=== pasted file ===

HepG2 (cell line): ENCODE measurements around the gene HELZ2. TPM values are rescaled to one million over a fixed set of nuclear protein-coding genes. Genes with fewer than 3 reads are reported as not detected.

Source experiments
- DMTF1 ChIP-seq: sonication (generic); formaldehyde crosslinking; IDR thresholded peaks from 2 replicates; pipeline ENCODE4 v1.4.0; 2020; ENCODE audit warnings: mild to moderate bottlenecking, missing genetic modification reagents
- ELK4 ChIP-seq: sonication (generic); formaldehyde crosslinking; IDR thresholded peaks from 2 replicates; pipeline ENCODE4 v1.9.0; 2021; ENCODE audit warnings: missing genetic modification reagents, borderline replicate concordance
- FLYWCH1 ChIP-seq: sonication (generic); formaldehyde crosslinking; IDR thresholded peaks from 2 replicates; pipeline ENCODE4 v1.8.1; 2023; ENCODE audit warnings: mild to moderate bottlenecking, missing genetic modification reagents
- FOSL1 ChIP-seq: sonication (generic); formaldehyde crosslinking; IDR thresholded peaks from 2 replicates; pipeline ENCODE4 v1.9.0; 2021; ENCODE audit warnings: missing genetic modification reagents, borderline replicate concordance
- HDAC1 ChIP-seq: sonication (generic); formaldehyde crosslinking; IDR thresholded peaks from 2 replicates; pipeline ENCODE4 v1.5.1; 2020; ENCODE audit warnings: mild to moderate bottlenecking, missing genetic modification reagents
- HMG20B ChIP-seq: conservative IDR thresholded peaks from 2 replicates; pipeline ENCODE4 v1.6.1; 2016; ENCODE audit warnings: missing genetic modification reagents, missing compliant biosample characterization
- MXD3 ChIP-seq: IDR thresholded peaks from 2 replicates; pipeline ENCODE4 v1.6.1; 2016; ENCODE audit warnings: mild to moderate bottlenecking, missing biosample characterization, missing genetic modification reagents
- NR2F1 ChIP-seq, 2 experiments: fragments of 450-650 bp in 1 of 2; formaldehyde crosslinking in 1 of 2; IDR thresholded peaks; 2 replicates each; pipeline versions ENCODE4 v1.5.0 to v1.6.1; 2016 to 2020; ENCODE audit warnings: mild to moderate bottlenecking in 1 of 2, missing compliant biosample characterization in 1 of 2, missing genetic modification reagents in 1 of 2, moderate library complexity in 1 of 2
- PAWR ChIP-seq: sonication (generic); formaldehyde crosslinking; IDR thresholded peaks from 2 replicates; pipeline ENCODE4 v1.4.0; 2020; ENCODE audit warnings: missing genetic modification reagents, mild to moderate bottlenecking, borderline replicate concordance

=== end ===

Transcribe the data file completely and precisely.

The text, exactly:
HepG2 (cell line): ENCODE measurements around the gene HELZ2. TPM values are rescaled to one million over a fixed set of nuclear protein-coding genes. Genes with fewer than 3 reads are reported as not detected.

Source experiments
- DMTF1 ChIP-seq: sonication (generic); formaldehyde crosslinking; IDR thresholded peaks from 2 replicates; pipeline ENCODE4 v1.4.0; 2020; ENCODE audit warnings: mild to moderate bottlenecking, missing genetic modification reagents
- ELK4 ChIP-seq: sonication (generic); formaldehyde crosslinking; IDR thresholded peaks from 2 replicates; pipeline ENCODE4 v1.9.0; 2021; ENCODE audit warnings: missing genetic modification reagents, borderline replicate concordance
- FLYWCH1 ChIP-seq: sonication (generic); formaldehyde crosslinking; IDR thresholded peaks from 2 replicates; pipeline ENCODE4 v1.8.1; 2023; ENCODE audit warnings: mild to moderate bottlenecking, missing genetic modification reagents
- FOSL1 ChIP-seq: sonication (generic); formaldehyde crosslinking; IDR thresholded peaks from 2 replicates; pipeline ENCODE4 v1.9.0; 2021; ENCODE audit warnings: missing genetic modification reagents, borderline replicate concordance
- HDAC1 ChIP-seq: sonication (generic); formaldehyde crosslinking; IDR thresholded peaks from 2 replicates; pipeline ENCODE4 v1.5.1; 2020; ENCODE audit warnings: mild to moderate bottlenecking, missing genetic modification reagents
- HMG20B ChIP-seq: conservative IDR thresholded peaks from 2 replicates; pipeline ENCODE4 v1.6.1; 2016; ENCODE audit warnings: missing genetic modification reagents, missing compliant biosample characterization
- MXD3 ChIP-seq: IDR thresholded peaks from 2 replicates; pipeline ENCODE4 v1.6.1; 2016; ENCODE audit warnings: mild to moderate bottlenecking, missing biosample characterization, missing genetic modification reagents
- NR2F1 ChIP-seq, 2 experiments: fragments of 450-650 bp in 1 of 2; formaldehyde crosslinking in 1 of 2; IDR thresholded peaks; 2 replicates each; pipeline versions ENCODE4 v1.5.0 to v1.6.1; 2016 to 2020; ENCODE audit warnings: mild to moderate bottlenecking in 1 of 2, missing compliant biosample characterization in 1 of 2, missing genetic modification reagents in 1 of 2, moderate library complexity in 1 of 2
- PAWR ChIP-seq: sonication (generic); formaldehyde crosslinking; IDR thresholded peaks from 2 replicates; pipeline ENCODE4 v1.4.0; 2020; ENCODE audit warnings: missing genetic modification reagents, mild to moderate bottlenecking, borderline replicate concordance